1. Historically, various denominations espouse some version of the real presence. Some denominations (Lutheranism, Roman Catholicism, Eastern Orthodoxy) are committed to it while others (Anglicanism) allow for it.
Some theological traditions attempt to be more specific about how and what is. In Catholicism, Aquinas gave the classic formulation, which was codified at Trent. However, some 20C Catholic theologians (e.g. Karl Rahner, Edward Schillebeeckx) proposed alternatives.
Although traditional Catholics regard them as heretical, their alternative views on the eucharist were never officially censured (to my knowledge).
In Lutheranism, Martin Chemnitz provided the classic formulation in his monograph on The Lord's Supper. For a more up-to-date summary, see David P. Scaer's contribution to Understanding Four Views on the Lord's Supper (Counterpoints: Church Life).
You also have theologians who take a more eclectic, mediating position, viz. Myk Habets, Theosis in the Theology of Thomas Torrance.
Conversely, there are Christians who affirm the real presence, but resist detailing the mechanics. They relegate that to mystery and miracle.
Whether that's successful I'll address momentarily.
In this post I'm not going to evaluate historical positions. I just mention them for background.
2. Just as a matter of logical options, it seems to me that the real presence reduces to one of two different claims:
i) The (consecrated0 communion elements are the body of Jesus
ii) The (consecrated) communion elements contain the body of Jesus
Put another way:
i) The (consecrated) communion elements are other than bread and wine
ii) The (consecrated) communion elements are more than bread and wine
According to (i), the communion elements cease to be bread and wine. According to (ii), the communion elements remain intact, but there is now something over and above the communion elements.
I think models of the real presence come down to variations on either of these two claims.
3. There are roughly two components to the real presence:
i) A dichotomy between appearance and reality
ii) The underlying reality
According to the real presence, the appearance of the bread and wine is illusory, in part or in whole. By "appearance," I don't merely mean visually, or what we can see with the naked eye.
I mean in reference to the primary and secondary properties generally. The true body is empirically indetectable, whether by sight, taste, chemical analysis, &c.
As such, the theory of the real presence requires God to create an illusion. In principle, there are different ways this could be produced. Take science fiction scenarios about telepathic aliens who make people imagine things that aren't there, or fail to perceive things that are there.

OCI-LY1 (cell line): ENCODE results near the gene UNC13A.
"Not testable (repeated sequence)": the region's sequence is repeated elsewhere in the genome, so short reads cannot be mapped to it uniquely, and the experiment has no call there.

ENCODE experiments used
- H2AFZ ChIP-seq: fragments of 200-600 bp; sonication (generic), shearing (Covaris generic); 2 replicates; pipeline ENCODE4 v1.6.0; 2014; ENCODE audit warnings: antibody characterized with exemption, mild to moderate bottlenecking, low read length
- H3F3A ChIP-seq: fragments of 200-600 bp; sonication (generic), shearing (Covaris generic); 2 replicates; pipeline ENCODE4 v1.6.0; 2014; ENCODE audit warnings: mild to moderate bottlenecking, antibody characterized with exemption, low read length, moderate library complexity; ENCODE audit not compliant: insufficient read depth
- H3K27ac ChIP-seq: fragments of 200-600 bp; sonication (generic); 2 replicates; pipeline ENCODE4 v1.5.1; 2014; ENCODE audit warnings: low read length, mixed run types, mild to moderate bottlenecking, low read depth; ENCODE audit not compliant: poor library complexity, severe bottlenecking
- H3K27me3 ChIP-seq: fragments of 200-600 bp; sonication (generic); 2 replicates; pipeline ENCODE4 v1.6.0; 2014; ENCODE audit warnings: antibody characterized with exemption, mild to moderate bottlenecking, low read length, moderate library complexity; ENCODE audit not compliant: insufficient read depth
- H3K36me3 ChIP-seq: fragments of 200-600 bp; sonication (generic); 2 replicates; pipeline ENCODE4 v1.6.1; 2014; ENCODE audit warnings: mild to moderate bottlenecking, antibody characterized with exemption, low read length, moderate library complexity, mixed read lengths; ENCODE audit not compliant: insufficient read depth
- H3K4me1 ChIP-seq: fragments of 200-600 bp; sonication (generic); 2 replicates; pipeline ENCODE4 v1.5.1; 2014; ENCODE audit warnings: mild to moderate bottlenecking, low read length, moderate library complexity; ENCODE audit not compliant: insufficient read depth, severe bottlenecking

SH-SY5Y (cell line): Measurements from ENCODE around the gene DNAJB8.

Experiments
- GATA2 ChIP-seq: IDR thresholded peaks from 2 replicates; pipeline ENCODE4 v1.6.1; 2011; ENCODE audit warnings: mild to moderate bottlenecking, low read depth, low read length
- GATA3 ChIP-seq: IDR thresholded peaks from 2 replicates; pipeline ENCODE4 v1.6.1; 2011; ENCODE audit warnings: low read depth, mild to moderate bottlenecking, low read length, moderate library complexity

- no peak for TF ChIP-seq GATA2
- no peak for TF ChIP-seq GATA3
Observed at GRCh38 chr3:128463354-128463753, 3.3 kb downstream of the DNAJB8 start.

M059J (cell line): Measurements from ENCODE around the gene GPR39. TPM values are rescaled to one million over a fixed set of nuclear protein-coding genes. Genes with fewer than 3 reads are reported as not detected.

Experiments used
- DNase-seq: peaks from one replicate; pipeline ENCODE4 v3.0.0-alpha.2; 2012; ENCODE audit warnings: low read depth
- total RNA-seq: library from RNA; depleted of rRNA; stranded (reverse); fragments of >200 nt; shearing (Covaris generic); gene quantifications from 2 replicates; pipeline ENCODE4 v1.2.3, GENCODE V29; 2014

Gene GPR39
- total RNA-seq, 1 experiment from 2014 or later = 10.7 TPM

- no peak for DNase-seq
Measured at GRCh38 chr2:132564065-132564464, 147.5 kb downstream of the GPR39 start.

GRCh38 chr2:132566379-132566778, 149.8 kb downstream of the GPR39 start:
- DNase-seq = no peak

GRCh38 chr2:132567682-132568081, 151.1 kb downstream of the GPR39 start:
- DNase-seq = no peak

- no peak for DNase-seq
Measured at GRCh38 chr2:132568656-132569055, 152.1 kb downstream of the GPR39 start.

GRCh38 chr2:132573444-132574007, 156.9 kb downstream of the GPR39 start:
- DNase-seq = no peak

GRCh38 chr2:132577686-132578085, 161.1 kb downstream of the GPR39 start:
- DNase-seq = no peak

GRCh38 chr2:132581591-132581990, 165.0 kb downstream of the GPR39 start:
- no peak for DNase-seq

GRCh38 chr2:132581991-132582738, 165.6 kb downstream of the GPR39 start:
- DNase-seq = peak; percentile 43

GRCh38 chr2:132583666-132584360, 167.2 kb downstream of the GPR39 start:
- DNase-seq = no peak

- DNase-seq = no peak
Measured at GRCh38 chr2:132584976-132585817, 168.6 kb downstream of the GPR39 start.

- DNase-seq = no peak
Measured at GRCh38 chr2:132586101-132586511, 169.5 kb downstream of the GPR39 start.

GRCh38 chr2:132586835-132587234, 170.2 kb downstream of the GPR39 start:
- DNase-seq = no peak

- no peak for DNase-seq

BTW, I'm not being facetious. I'm taking the implications of the real presence seriously. This is what an adherent is committed to. It has an illusory dimension.
I think this component of the real presence is coherent. It's possible for God to do that. That's because this aspect of the real presence concerns perception rather than reality. The more challenging aspect of the real presence concerns the stipulated reality. Which brings me to:
4. In reference to the real presence, what is the "true body" of Jesus? What do the communion elements either become or contain?
Since the real presence stands in contrast to symbolic interpretations, since proponents accentuate literality, I think this must have reference to the physical body of Jesus. A complete human body.
This means that when a communicant consumes the wafer or sips the wine, he's ingesting the brain, teeth, eyes, ribs, liver, bladder, intestines, penis, hair, toenails, &c., of Jesus.
I'm not being sarcastic when I say that. That's what their theory requires of them. There's not much wiggle room. It boils down to two alternatives: either a "true body" or symbolism. Since proponents deny that Jesus is "spiritually" present, since they reject the symbolic interpretation, the "true body" must be the physical body of Jesus. A complete human body. What else could it be–given the demands of the theory?
I think some proponents make the real presence more palatable (pardon the pun) by studied vagueness.
5. This, in turn, determines what must happen at communion. What the theory amounts to. There are at least two metaphysical components:
How can a wafer be the body of Jesus, or contain the body of Jesus? If we take the claim seriously (it's a true body), then that suggests a process of miniaturization. After all, the dimensions of a wafer are far smaller than a human body. And the shape is completely different. A wafer is a small, flat, round object.